Kuhikugu, known to archaeologists as site X11, is the largest pre-Columbian town yet discovered in the Xingu region of the Amazon. It housed 1,000 or more people and served as the hub of a network of smaller towns. Image: Luigi Marini
Source: Lost Garden Cities/Scientific American [7th Oct 2009)
This post was triggered by seeing a recent BBC documentary called ‘Untouched Amazon’ in the series ‘Unnatural Histories.’. Here is the brief programme summary.
The Amazon rainforest is the epitome of a last great wilderness under threat from modern man. It has become an international cause celebre for environmentalists as powerful agricultural and industrial interests bent on felling trees encroach ever deeper into virgin forest. But the latest evidence suggests that the Amazon is not what it seems.
As more trees are felled, the story of a far less natural Amazon is revealed - enormous manmade structures, even cities, hidden for centuries under what was believed to be untouched forest. All the time archaeologists are discovering ancient, highly fertile soils that can only have been produced by sophisticated agriculture far and wide across the Amazon basin. This startling evidence sheds new light on long-dismissed accounts from the very first conquistadors of an Amazon teeming with people and threatens to turn our whole notion of wilderness on its head. And if even the Amazon turns out to be unnatural, what then for the future of wilderness?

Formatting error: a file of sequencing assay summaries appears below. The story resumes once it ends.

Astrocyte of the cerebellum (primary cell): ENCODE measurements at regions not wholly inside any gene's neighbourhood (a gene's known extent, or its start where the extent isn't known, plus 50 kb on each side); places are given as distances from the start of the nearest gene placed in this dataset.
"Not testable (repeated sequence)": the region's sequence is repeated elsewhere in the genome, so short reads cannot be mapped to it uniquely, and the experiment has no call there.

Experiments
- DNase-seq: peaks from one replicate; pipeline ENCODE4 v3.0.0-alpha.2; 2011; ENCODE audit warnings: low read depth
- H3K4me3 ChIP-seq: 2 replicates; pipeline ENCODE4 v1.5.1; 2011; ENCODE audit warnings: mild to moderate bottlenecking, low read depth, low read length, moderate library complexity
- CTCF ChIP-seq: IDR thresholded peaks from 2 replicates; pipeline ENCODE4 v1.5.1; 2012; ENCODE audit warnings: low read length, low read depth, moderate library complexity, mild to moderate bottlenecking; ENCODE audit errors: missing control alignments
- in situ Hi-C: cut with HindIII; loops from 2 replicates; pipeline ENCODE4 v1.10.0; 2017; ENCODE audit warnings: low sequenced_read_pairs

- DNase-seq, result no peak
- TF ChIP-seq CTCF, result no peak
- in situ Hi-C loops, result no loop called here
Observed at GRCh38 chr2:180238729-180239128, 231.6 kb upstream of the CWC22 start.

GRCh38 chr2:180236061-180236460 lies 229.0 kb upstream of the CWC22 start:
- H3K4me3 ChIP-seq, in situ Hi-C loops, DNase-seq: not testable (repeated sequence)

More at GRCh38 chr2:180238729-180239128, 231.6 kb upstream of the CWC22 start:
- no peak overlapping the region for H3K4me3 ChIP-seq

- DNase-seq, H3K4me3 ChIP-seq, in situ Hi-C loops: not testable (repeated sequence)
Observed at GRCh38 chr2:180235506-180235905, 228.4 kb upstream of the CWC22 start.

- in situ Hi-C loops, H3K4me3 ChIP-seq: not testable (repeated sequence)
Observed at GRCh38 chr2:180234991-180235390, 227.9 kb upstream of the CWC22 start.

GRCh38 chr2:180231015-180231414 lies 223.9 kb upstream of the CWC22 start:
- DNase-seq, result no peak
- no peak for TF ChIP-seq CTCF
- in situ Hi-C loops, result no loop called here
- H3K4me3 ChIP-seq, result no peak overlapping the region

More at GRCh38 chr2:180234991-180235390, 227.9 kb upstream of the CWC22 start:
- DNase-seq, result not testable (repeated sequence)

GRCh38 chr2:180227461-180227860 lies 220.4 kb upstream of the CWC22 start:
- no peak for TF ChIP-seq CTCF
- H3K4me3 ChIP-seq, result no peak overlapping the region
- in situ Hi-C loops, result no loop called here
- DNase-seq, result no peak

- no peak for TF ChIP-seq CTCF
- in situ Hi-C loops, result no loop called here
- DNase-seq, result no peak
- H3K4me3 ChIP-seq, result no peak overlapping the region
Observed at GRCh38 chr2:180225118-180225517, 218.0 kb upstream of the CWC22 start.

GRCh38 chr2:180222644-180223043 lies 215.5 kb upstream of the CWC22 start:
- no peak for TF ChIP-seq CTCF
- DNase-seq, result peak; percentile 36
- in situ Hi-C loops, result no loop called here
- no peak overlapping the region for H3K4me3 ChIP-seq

A summary of some of the major findings are documented in this map below.
Footprints in the Forest
Archaeologists say they have found evidence across the Amazon of centuries-old civilizations that were much larger and more advanced than previous theories suggest.
JUAN FORERO, ALICIA PARLAPIANO AND GENE THORP/THE WASHINGTON POST
These maps, accompanied by a string of great images and informative extracts from recent books on the subject can be found in this excellent post ‘Written on Land’ on the Crytoforestry website.
One of the most striking discoveries are the geoglyphs in Rondonia – huge earthworks which have been revealed through deforestation. You can see a Google Earth map of some of the discoveries up to 2010. According to a Treenhugger article of the same year some 300 of these have been discovered since the 1970s in the Brazilian Amazon. The rate of discovery has increased since scientists began using Google Earth.
Mysterious in origin, these earth carvings are thought to be around 700 years old. Photo via Apolo11
According to an article in a Nano Patents and Innovations blog (strange!) the geoglyphs:
‘…haven't been precisely dated, but could be up to 2,000 years old. Spanning a distance of 155 miles, the earthworks are the remains of roads, bridges and squares that formed the basis for a lost civilization - the vestiges of a sophisticated pre-Columbian monument-building society.